I’m not sure if it’s Kharma, life whispering but as I was sitting outside today in Los Angeles working on a presentation for Tuesday, for some odd reason it dawned on me that my father died in 1984, and, of course, 1984 is the title of George Orwell’s most famous novel.

I don’t have any great thoughts at the present moment about my father and the themes in the book, but a distant light bulb did go off and I looked up George Orwell, actually the pen name for an Englishman, Eric Arthur Blair. And my faint memory was correct.

Orwell worked in Burma in the 1920s; from Wikipedia.

In October 1922 he sailed on board S.S. Herefordshire via the Suez Canal and Ceylon to join the Indian Imperial Police in Burma. A month later, he arrived at Rangoon and made the journey to Mandalay, the site of the police training school. After a short posting at Maymyo, Burma’s principal hill station, he was posted to the frontier outpost of Myaungmya in the Irrawaddy Delta at the beginning of 1924.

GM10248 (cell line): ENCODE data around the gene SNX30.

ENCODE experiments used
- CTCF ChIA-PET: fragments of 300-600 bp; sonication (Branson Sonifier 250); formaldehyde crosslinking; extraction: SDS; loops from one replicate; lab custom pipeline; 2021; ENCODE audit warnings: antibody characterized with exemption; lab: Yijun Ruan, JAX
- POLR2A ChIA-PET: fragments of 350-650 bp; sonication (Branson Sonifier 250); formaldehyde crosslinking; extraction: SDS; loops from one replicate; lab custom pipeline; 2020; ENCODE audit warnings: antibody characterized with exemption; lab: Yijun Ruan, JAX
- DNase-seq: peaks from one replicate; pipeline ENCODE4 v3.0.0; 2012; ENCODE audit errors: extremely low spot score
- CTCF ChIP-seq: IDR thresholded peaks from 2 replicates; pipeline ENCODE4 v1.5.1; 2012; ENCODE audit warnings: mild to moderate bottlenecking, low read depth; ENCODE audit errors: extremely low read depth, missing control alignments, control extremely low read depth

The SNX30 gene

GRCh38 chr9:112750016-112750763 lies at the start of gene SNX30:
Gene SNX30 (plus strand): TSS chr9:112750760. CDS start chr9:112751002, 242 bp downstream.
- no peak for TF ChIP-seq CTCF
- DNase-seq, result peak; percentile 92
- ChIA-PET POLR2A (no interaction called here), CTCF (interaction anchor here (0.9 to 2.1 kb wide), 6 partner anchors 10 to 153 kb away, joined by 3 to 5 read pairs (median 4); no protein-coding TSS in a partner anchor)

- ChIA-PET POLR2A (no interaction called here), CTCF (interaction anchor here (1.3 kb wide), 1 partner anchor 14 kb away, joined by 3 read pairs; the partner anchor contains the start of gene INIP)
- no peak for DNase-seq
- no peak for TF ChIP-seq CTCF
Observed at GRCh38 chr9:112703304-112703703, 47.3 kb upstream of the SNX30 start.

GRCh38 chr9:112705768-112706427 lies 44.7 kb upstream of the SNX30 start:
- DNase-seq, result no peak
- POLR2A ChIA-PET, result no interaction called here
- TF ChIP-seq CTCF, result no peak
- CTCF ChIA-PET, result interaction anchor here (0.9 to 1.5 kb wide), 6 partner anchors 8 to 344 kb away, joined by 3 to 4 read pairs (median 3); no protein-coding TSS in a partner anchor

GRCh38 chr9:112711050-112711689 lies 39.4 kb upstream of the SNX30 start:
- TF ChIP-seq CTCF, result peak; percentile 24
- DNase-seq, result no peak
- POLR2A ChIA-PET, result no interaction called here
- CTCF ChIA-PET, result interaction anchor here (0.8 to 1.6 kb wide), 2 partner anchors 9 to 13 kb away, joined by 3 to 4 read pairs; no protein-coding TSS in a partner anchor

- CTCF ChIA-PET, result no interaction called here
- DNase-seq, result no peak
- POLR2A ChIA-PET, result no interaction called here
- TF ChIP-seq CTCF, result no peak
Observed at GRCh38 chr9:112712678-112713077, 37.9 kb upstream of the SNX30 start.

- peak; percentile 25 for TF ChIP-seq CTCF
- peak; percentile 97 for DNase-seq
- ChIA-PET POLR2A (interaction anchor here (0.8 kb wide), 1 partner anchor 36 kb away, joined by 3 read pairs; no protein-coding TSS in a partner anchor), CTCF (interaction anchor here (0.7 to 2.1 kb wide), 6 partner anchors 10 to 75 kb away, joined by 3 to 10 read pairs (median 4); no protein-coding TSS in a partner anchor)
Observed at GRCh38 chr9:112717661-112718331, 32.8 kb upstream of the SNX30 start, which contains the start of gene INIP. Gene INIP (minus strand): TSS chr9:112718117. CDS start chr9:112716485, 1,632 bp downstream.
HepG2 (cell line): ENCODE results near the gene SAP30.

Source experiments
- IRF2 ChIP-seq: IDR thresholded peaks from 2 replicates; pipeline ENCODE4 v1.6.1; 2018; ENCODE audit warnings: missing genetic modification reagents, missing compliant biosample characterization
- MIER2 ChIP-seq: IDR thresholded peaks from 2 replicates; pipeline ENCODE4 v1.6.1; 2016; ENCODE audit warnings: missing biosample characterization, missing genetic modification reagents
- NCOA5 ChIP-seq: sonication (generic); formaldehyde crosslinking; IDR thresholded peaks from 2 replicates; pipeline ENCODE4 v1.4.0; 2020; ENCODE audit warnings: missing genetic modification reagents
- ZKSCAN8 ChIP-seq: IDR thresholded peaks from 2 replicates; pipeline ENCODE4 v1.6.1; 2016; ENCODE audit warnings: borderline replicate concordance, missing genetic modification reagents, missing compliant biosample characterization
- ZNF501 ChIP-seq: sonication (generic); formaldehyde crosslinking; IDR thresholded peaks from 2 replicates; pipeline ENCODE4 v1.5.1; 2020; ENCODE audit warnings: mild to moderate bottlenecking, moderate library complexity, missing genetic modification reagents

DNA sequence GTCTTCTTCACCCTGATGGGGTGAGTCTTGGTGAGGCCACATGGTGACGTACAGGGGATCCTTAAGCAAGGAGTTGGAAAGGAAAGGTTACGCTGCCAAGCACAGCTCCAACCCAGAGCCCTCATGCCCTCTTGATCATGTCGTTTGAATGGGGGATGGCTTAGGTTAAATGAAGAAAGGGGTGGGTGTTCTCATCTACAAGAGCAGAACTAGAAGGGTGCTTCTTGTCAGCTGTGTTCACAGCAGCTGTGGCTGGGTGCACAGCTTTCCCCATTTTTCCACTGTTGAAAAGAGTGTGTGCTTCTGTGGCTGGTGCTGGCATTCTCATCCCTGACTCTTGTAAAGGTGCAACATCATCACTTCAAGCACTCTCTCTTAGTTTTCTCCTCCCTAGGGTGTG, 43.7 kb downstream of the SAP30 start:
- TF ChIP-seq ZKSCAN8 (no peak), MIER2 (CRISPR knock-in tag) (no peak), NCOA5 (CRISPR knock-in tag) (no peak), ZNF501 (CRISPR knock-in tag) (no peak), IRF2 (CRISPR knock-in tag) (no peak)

In what we will qualify as further irony of the journey, Orwell was sailing to Burma just as my father was born in Lawrence Kansas, September 27, 1922. My grandfather had just taken a position at the University of Kansas having graduated from MIT.

Taking the journey’s ironies one step further, Orwell’s career in Burma was cut short in September 1927 when he contracted Dengue Fever and returned to England, which led him on a journey of considering the justice or injustice of the British colonial system, which lead to his literary focus and career.

As I write this, I realize I don’t actually know and haven’t yet found my father’s cause of death. The only note I have is an old subscription postcard that my mother wrote notes on the day he died. “9:21 pm. Respirator”

I know he got sick in Burma, as did Orwell. But Orwell made it home.

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